Former Dublin Airport Authority head of regulation to join Ryanair

Diarmuid O’Conghaile was head of economic regulation at the DAA before joining airline

A Ryanair aircraft sits on the tarmac at Dublin Airport. Photograph: Luke MacGregor/Bloomberg

A Ryanair aircraft sits on the tarmac at Dublin Airport. Photograph: Luke MacGregor/Bloomberg

 

The former head of economic regulation at the Dublin Airport Authority (DAA), Diarmuid O’Conghaile, is joining Ryanair later this year.

Ryanair confirmed yesterday that Mr O’Conghaile would be joining the airline from July 1st as director of public affairs “focussing on our regulatory work in Brussels, and we’re pleased to welcome him to the team”.

His move comes at a time when the airline and airport manager are set to be involved in talks with each other and the Commission for Aviation Regulation (CAR) over the DAA’s plans to build a new runway at a cost of €320 million.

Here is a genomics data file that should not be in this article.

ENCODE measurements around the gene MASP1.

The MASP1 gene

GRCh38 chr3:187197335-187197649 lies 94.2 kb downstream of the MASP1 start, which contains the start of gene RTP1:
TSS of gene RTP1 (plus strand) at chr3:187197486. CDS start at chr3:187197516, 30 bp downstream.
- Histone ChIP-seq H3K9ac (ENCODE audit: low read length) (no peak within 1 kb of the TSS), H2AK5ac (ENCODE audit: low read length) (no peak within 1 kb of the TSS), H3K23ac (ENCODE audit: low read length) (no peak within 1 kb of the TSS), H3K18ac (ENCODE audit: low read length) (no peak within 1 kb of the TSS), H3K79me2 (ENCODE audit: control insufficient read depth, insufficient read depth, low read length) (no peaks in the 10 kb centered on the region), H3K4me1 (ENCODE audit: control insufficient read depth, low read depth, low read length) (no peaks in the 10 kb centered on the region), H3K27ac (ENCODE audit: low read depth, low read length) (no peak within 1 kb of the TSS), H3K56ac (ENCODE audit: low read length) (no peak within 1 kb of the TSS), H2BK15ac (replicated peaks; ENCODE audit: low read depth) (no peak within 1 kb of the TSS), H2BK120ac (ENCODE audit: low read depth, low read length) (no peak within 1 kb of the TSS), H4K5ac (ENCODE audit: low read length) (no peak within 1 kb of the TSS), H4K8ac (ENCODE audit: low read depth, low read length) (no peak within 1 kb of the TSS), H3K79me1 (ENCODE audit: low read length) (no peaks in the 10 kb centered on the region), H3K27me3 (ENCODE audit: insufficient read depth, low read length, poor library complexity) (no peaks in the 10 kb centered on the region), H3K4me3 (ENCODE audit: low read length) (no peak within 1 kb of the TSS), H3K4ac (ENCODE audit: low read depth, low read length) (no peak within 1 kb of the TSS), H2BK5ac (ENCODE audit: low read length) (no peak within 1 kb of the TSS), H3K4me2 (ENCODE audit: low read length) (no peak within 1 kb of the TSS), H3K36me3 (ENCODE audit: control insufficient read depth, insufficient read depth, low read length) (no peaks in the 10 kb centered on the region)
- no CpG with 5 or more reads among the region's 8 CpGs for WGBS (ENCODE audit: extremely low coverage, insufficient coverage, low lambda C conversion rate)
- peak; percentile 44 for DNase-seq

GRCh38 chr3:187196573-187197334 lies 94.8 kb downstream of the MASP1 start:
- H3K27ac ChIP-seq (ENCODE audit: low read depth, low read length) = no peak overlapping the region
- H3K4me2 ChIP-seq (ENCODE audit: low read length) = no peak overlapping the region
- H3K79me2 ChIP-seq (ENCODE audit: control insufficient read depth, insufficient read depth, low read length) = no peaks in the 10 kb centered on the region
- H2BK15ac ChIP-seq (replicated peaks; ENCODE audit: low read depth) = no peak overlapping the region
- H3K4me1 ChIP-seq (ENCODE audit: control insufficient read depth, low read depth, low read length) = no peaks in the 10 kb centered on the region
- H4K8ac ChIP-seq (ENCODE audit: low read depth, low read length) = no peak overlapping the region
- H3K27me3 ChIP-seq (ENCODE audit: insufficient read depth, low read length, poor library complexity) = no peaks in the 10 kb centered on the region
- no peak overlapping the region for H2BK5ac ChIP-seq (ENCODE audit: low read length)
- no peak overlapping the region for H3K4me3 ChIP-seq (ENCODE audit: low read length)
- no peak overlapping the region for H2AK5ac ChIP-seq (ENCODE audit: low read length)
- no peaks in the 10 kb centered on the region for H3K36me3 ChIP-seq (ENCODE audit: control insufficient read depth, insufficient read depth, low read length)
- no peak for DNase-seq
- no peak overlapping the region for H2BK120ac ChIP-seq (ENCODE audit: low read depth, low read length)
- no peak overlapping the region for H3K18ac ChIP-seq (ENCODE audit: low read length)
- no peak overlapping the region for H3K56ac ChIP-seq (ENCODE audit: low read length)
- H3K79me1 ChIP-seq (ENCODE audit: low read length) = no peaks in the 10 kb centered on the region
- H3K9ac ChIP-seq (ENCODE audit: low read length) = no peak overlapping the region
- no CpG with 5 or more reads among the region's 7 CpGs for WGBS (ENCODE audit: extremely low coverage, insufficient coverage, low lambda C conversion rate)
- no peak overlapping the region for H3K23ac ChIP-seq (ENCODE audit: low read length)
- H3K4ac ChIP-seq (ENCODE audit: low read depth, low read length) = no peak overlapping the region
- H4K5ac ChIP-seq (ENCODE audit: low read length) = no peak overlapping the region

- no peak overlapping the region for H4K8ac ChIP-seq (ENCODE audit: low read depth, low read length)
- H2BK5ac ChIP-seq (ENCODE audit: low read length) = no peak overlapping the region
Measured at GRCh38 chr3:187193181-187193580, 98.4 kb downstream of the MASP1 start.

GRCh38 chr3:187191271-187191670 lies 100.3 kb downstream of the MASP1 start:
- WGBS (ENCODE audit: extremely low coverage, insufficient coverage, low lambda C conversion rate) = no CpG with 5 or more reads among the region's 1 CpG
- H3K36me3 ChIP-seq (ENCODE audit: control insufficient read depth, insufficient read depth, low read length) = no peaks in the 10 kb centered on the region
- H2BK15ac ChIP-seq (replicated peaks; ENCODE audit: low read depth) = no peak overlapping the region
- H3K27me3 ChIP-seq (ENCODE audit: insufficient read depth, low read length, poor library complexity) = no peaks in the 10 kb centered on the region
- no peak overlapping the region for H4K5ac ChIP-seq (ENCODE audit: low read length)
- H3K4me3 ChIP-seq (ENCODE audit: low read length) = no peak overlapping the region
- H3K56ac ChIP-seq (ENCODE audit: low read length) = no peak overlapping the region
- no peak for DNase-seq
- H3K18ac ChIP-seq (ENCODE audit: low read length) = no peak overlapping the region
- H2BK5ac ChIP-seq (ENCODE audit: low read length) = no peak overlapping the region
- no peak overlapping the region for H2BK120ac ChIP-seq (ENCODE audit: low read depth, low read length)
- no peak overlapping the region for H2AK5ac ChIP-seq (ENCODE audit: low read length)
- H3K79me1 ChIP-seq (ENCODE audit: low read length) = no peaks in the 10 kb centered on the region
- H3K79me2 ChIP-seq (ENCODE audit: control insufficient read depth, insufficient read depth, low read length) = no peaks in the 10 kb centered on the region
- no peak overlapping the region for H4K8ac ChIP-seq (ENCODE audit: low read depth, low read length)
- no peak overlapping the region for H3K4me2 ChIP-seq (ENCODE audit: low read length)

Ryanair supports the plan to build the runway but it and Aer Lingus have questioned the cost, which was originally set at €250 million. Airlines will ultimately have to pick up part of the tab through an increase on the airport’s current €9.87 a head passenger charge.

The airline and the DAA have regularly clashed in the past over issues such as passenger charges and the airport company’s spending plans, including the construction of its second terminal.

Both sides have acknowledged that the relationship has improved in recent years but talks over the bill for the new runway could potentially lead to further disputes between the pair.

European focus

Europe

The European Commission’s transport directorate plays a big part in setting European aviation policy and overseeing the open skies treaty, which allows low-cost carriers such as Ryanair to compete for passengers across the union.

The Irish airline recently joined forces with rivals Easyjet, Aer Lingus parent IAG, Lufthansa and Air France KLM to establish a new group, A4E (Airlines for Europe), which is lobbying for cuts in airport charges and the introduction of the single European sky, which aims to unify the union’s air traffic control authorities.

The DAA confirmed yesterday that Mr O’Conghaile had left his role at the company but said it was unable to comment further.

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